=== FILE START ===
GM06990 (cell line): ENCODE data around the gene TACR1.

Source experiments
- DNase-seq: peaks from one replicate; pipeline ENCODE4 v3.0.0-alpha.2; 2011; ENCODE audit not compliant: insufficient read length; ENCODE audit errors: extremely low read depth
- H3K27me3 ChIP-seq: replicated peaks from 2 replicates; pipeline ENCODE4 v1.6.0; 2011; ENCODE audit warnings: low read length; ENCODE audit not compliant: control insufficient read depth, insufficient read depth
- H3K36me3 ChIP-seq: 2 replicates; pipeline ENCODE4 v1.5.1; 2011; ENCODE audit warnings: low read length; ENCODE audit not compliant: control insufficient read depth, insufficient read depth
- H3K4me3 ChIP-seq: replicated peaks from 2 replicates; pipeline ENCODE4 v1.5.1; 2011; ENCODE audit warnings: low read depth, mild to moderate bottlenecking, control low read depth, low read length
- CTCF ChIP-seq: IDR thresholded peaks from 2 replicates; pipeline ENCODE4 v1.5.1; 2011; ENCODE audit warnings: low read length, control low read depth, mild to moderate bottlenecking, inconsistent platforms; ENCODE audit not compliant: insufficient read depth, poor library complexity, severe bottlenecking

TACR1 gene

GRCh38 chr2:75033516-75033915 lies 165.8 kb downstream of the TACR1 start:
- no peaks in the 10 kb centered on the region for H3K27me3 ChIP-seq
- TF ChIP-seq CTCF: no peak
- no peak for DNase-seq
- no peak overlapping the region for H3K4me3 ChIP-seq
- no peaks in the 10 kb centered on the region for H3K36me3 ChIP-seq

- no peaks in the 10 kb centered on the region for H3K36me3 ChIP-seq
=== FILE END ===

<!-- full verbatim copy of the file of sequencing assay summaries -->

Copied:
GM06990 (cell line): ENCODE data around the gene TACR1.

Source experiments
- DNase-seq: peaks from one replicate; pipeline ENCODE4 v3.0.0-alpha.2; 2011; ENCODE audit not compliant: insufficient read length; ENCODE audit errors: extremely low read depth
- H3K27me3 ChIP-seq: replicated peaks from 2 replicates; pipeline ENCODE4 v1.6.0; 2011; ENCODE audit warnings: low read length; ENCODE audit not compliant: control insufficient read depth, insufficient read depth
- H3K36me3 ChIP-seq: 2 replicates; pipeline ENCODE4 v1.5.1; 2011; ENCODE audit warnings: low read length; ENCODE audit not compliant: control insufficient read depth, insufficient read depth
- H3K4me3 ChIP-seq: replicated peaks from 2 replicates; pipeline ENCODE4 v1.5.1; 2011; ENCODE audit warnings: low read depth, mild to moderate bottlenecking, control low read depth, low read length
- CTCF ChIP-seq: IDR thresholded peaks from 2 replicates; pipeline ENCODE4 v1.5.1; 2011; ENCODE audit warnings: low read length, control low read depth, mild to moderate bottlenecking, inconsistent platforms; ENCODE audit not compliant: insufficient read depth, poor library complexity, severe bottlenecking

TACR1 gene

GRCh38 chr2:75033516-75033915 lies 165.8 kb downstream of the TACR1 start:
- no peaks in the 10 kb centered on the region for H3K27me3 ChIP-seq
- TF ChIP-seq CTCF: no peak
- no peak for DNase-seq
- no peak overlapping the region for H3K4me3 ChIP-seq
- no peaks in the 10 kb centered on the region for H3K36me3 ChIP-seq

- no peaks in the 10 kb centered on the region for H3K36me3 ChIP-seq